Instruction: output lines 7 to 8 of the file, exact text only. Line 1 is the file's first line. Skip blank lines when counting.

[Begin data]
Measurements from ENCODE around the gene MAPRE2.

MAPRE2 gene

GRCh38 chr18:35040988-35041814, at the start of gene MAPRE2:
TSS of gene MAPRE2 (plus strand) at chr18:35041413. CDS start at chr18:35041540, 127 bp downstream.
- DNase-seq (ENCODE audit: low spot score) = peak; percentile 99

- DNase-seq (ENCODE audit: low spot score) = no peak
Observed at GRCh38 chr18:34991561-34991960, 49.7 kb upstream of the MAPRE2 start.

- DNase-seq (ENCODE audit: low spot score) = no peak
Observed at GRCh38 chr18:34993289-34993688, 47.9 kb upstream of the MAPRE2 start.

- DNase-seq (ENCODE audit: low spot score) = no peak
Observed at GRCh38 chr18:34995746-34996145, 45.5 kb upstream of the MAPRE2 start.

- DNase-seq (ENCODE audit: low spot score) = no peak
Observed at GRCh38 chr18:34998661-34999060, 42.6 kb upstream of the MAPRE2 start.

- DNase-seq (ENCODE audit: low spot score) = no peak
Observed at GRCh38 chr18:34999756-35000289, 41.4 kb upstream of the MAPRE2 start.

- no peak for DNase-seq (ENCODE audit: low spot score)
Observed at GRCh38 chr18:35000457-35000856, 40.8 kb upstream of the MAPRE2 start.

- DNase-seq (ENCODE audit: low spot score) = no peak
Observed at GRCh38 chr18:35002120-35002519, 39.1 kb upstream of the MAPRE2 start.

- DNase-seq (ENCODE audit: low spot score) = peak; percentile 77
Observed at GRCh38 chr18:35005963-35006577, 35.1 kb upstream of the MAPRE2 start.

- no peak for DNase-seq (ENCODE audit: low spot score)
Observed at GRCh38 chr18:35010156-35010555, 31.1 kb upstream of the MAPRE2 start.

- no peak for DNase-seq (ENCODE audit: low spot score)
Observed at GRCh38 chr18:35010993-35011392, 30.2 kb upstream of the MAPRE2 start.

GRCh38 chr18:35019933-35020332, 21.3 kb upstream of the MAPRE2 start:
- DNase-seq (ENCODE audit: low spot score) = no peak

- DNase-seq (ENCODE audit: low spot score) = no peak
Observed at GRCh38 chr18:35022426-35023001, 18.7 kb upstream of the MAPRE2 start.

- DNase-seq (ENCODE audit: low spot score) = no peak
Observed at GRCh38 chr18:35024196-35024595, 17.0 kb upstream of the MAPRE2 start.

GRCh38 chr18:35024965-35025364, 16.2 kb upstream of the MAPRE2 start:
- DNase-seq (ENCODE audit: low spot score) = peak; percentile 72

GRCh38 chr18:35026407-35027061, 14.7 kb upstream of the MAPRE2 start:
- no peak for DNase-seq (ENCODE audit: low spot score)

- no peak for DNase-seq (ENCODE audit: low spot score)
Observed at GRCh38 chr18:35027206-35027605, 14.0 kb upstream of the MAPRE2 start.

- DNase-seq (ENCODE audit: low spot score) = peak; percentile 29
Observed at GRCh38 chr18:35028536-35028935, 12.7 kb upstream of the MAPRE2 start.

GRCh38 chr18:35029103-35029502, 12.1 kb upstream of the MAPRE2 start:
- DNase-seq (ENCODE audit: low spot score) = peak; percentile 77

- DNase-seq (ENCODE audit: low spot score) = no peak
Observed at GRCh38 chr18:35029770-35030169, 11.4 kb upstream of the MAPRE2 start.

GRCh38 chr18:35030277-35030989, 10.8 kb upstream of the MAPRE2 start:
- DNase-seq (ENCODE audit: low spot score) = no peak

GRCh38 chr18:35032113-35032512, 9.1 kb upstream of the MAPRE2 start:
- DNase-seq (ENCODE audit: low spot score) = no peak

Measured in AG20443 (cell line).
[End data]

Observed at GRCh38 chr18:34991561-34991960, 49.7 kb upstream of the MAPRE2 start.

- DNase-seq (ENCODE audit: low spot score) = no peak